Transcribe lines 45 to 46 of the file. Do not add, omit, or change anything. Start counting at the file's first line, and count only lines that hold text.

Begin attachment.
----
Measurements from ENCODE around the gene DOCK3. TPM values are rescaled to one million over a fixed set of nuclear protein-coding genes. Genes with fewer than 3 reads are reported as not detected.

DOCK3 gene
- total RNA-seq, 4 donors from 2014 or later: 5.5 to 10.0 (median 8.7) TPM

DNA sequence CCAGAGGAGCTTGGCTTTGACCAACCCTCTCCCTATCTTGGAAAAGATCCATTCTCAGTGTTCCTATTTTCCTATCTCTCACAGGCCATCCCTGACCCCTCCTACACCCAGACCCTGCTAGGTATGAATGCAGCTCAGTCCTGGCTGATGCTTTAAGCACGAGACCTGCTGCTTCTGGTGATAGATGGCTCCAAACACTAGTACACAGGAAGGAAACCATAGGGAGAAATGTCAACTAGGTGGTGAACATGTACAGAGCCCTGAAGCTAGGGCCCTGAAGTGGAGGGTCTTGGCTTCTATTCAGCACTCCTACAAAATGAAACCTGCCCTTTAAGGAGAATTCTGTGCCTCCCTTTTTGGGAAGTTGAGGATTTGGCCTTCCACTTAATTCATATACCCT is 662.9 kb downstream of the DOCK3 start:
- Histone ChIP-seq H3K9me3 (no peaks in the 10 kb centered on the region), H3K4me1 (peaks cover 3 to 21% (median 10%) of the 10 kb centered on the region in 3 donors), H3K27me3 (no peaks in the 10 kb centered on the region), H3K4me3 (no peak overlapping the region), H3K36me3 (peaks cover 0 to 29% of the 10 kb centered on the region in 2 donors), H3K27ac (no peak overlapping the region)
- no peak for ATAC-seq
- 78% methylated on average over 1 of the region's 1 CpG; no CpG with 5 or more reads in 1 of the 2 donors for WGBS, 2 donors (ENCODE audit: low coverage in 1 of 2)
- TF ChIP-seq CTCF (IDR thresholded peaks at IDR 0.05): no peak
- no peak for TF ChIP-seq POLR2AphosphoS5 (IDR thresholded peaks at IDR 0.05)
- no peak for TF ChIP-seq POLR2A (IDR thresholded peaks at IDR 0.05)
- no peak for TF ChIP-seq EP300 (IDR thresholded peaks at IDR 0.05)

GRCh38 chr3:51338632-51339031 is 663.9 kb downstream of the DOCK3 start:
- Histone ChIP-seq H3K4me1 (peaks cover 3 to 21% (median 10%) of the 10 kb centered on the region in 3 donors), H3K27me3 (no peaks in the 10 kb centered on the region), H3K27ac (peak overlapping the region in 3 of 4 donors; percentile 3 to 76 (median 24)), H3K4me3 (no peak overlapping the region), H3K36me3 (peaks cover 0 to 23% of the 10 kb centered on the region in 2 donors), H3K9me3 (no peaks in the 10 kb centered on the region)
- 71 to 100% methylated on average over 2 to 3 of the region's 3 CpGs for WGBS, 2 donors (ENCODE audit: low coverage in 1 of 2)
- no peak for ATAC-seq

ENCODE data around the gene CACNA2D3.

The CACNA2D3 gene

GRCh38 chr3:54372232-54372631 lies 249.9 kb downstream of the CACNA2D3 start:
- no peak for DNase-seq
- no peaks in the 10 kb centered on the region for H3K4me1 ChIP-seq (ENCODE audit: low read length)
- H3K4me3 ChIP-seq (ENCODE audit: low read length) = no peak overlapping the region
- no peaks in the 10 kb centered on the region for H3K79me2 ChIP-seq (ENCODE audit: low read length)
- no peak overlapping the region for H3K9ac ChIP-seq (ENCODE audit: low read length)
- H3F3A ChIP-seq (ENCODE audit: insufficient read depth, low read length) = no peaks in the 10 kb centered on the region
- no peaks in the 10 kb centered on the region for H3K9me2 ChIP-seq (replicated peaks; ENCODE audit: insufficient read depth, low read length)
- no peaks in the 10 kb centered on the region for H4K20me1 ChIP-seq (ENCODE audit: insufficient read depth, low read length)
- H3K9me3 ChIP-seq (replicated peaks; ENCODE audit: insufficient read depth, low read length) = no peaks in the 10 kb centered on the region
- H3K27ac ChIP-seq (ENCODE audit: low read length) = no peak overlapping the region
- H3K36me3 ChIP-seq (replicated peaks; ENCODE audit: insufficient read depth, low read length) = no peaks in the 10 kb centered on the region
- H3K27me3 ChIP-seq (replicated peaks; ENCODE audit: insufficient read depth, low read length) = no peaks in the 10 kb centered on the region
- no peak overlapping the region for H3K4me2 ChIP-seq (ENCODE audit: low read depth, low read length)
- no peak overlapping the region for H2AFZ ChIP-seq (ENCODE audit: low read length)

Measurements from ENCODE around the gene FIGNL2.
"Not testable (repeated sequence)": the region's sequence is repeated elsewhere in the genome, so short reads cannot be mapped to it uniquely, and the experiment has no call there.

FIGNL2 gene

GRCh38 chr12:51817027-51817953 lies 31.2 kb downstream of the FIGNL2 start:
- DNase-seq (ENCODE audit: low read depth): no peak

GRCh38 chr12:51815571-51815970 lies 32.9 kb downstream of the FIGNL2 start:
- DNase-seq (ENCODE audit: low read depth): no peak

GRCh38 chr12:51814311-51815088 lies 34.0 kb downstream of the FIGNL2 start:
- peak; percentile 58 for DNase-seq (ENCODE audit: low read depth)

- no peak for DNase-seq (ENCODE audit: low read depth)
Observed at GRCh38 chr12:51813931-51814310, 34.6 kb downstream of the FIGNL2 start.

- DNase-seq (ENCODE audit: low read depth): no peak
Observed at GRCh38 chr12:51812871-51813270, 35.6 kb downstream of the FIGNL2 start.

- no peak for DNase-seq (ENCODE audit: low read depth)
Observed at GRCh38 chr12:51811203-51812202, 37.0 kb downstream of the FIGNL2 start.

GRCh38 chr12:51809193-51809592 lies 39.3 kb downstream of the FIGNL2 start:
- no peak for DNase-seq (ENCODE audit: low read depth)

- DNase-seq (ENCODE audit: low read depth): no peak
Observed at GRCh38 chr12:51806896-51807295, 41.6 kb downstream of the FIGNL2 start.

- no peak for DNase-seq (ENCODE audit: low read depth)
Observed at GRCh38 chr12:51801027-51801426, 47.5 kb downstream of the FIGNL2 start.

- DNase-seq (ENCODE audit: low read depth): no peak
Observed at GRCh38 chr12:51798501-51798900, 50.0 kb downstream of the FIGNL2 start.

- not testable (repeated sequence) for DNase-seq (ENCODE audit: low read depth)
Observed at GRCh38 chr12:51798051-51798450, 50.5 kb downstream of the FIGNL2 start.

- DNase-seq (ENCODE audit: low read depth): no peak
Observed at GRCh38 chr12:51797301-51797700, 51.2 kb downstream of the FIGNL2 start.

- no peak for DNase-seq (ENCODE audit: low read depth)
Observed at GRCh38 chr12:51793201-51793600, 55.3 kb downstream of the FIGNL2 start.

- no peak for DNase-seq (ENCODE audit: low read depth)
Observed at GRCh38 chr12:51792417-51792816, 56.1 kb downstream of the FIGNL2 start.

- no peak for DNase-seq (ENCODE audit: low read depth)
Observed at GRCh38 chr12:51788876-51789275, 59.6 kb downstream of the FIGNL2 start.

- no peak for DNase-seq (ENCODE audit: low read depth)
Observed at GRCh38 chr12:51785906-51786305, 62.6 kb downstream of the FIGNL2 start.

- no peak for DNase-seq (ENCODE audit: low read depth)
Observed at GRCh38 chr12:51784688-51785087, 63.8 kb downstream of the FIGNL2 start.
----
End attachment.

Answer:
Observed at GRCh38 chr12:51812871-51813270, 35.6 kb downstream of the FIGNL2 start.

- no peak for DNase-seq (ENCODE audit: low read depth)